With the return to the office in full swing, coughs and cold are being passed around again (thanks, commute!) but with the threat of Covid still present, everyone wants to know how to tell the difference between a common cold, cough, the flu and Covid so that they can self-isolate if necessary. Because the symptoms of flu and Covid especially are similar, and because a cold can often be accompanied by a cough, one of the key Covid-19 symptoms, it can be difficult to tell them apart. But there are some differences between them that may help you decipher whether you're just bunged up with a runny nose or whether you have something more serious.
What Covid 19 feels like
When I got Covid back in March 2020, I had a fever that came on really quickly over a few minutes and a strange, sharp, deep chest pain that I had never experienced before. Despite being incredibly poorly with Covid (I had pneumonia) I barely had a cough which felt very odd. Instead, I had fever, fatigue, chest pain, difficulty breathing, diarrhoea, headache and loss of taste and smell with a densely blocked nose. I knew it was something more serious than cold or flu because every system in my body felt like it was under attack.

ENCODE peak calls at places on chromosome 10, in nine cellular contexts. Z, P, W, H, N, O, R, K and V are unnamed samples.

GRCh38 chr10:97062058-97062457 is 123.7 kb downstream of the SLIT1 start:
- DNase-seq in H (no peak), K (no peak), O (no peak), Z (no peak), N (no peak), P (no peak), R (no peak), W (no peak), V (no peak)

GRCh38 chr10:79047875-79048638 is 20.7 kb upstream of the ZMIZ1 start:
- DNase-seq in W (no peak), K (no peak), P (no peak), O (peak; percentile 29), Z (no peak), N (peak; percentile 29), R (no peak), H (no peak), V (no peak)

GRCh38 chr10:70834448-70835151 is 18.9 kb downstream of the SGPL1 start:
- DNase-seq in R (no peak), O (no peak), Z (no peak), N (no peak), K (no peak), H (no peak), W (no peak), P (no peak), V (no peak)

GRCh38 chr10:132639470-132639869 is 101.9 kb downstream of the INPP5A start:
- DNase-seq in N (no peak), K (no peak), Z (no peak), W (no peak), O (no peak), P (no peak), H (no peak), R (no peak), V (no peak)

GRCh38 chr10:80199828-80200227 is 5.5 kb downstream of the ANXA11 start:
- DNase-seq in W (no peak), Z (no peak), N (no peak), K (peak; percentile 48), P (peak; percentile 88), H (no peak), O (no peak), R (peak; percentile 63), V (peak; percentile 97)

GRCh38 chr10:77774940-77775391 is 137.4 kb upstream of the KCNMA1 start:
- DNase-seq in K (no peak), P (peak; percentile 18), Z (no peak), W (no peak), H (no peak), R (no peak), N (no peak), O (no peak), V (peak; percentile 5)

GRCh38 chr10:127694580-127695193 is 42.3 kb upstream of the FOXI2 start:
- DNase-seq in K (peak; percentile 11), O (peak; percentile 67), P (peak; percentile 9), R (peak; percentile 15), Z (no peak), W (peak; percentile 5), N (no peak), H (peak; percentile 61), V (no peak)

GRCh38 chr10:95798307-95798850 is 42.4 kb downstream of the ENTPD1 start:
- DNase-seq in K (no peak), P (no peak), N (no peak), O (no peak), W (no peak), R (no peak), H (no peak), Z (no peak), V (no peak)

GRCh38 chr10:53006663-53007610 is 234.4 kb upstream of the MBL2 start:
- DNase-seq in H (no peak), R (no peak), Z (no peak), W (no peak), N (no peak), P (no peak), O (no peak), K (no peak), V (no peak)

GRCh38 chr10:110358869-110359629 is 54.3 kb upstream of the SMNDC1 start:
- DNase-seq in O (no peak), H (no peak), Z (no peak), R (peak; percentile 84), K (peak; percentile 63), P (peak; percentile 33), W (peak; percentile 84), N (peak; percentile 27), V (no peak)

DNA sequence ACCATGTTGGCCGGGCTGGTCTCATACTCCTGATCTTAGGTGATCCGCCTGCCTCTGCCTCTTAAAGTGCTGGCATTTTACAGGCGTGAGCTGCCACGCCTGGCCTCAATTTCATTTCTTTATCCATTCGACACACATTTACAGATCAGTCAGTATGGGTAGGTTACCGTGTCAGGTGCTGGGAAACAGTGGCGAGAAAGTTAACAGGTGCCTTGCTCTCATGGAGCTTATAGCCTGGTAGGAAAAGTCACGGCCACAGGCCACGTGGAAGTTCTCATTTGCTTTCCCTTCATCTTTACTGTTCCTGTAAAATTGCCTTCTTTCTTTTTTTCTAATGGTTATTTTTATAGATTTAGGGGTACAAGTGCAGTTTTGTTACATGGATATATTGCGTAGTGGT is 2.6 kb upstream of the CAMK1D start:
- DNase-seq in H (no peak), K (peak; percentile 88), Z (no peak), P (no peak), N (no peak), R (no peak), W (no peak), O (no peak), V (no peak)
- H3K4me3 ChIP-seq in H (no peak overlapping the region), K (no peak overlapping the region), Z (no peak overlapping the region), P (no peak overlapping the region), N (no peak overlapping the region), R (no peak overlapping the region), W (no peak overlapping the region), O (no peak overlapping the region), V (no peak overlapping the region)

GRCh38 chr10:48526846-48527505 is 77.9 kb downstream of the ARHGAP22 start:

What are the similarities between a cold, cough, flu and Covid?
Covid, colds and influenza are all respiratory illnesses (ie they affect your lungs) and they are contagious and spread through other people’s infected respiratory droplets (their coughs or sneezes) getting into your respiratory system, either by you touching a surface that they have infected (such as shaking their hand) or somehow breathing in their droplets (hence the need to wear a mask to stop a sneeze, for example, travelling as far).
A cough is a symptom of all three of these rather than a condition in itself.
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They are caused by different viruses: Covid 19 is caused by a new virus called SARS-CoV-2 and flu is caused by the influenza virus normally Influenza A or Influenza B. (The flu jab generally inoculates you against a certain strain of flu. Flu viruses are constantly changing so the vaccine is reviewed and adapted each year according to the strains that are around. The jab doesn’t protect you from all the different strains so you can still get it even if you have been vaccinated).